Avoid Burnout—Here’s How

Teaching college can be a burnout profession, especially for adjunct faculty with heavy class loads or tenure-track professors balancing research and publishing. Last month we wrote about student anxiety, so as we close out academic year 2018-19, it seems appropriate to address how college instructors’ demanding jobs can lead to teaching fatigue, and how to avoid it.

Between prep for multiple classes, mandatory administrative duties, the tyranny of endless grading, and the necessity for continuing professional development, it’s hard to stay fresh. Add needy students and the constant pressure of student evaluations, and it’s little wonder the flame that drew us to teaching flickers from time to time.

But who among us wants to be the instructor who looks bored before the semester starts, whose lack of enthusiasm kills even the most energetic student’s drive? To help you recharge before greeting your new students in the fall, we’ve put together some strategies that may help you approach your job differently next academic year.

Manage student expectations. Tell students early in the term that you are not available 24/7, and set policies for responding to student e-mails. You might, for example, tell students that you’ll reply to their questions within 24 hours and encourage them to connect with classmates to ask questions about assignments or missed class. Preserving time away from your students—protecting your downtime—is crucial to avoiding burnout.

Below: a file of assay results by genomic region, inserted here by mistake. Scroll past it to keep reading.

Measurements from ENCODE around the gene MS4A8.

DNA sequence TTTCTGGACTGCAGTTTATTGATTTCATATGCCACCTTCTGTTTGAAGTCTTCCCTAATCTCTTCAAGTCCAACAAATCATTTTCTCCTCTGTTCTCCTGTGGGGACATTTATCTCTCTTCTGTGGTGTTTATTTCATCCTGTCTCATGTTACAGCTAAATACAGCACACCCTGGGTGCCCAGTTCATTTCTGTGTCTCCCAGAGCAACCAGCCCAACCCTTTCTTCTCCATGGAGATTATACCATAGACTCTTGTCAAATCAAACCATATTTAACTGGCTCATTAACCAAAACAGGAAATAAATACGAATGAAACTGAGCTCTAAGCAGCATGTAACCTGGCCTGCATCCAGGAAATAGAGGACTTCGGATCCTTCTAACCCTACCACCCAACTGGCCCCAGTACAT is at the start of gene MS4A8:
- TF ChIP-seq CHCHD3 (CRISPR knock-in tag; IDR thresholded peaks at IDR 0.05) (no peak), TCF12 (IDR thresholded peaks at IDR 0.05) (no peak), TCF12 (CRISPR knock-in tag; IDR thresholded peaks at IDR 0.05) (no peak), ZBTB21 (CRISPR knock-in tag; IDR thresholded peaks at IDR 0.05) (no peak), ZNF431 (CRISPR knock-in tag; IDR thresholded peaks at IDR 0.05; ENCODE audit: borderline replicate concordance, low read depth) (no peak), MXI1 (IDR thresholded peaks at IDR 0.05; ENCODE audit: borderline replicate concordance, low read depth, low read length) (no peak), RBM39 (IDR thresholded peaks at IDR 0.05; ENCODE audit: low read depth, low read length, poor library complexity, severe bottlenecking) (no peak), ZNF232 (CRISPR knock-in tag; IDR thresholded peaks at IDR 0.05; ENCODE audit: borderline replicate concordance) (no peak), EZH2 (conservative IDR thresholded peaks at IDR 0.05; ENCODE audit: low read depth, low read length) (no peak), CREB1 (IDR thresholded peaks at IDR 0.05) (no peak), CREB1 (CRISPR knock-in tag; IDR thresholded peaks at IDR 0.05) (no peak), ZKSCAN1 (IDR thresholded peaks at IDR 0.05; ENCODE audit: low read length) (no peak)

Remember why you became a teacher. It’s easy to get lost in the day-to-day details: meetings, institutional requirements, administrative duties, and the like. Try to tap into what drove you to academia in the first place. Regularly remind yourself about the positive aspects of your job.

Develop efficiencies. Examine your workload and see where you might make changes that will ease your load. Perhaps you can develop rubrics that make grading a little less time consuming or drop one or two assignments. If you’re a researcher, maybe it’s time to slow down and engage with your job in a different way. Sometimes changing just one element of your routine can make an immense difference and help you feel less drained.

Be ready for under-prepared students. A common source of instructor burnout is dealing with students who are unprepared for academic rigor. While you cannot control your rosters, you canshow students that academic rigor is in their best interest because it helps prepare them for their futures as members of the workforce. By doing so, you can feel good about helping to create a generation of resilient learners.

Pursue positivity. Think about one or two positive events each day and reflect about why they were important. Research shows that this simple activity leads to less depression and improved satisfaction.

Weed out the negative. Track what adds to your energy level and what diminishes it. Add more of the activities that bring personal satisfaction and eliminate those that drag you down.

And last but certainly not least—take it easy over the summer!


Have you experienced burnout? How have you overcome it? Tell us your story.

 

 

 

This is very good! Should we name a source? Or sources?

 

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